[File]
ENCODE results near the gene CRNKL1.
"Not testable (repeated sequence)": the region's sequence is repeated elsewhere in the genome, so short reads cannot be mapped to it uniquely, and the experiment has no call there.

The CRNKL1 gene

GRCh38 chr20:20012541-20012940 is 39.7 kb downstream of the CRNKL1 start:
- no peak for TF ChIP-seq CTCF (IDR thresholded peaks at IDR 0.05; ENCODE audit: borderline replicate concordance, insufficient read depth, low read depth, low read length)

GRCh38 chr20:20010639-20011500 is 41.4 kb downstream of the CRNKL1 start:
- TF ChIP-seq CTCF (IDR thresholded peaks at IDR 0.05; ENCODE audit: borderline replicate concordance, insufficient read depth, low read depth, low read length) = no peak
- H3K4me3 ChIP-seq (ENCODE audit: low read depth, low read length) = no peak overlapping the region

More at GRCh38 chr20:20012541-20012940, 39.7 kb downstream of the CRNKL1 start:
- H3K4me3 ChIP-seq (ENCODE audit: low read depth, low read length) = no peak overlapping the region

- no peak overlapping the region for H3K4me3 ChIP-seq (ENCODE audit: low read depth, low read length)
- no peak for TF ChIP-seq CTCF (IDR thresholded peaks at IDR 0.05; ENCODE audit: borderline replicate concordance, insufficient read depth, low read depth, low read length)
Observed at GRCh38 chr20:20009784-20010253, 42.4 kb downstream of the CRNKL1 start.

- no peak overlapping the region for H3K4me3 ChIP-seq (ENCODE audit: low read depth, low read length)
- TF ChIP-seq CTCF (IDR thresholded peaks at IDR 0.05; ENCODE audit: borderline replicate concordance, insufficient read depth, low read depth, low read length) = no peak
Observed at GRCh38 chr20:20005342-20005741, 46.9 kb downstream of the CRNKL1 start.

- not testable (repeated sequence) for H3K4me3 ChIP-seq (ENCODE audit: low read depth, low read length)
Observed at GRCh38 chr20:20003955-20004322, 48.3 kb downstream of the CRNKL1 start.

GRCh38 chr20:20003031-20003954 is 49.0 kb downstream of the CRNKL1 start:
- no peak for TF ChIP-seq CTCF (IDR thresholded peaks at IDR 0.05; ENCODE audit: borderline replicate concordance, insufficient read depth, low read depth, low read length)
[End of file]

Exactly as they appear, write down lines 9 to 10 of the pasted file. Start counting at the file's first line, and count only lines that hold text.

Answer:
More at GRCh38 chr20:20012541-20012940, 39.7 kb downstream of the CRNKL1 start:
- H3K4me3 ChIP-seq (ENCODE audit: low read depth, low read length) = no peak overlapping the region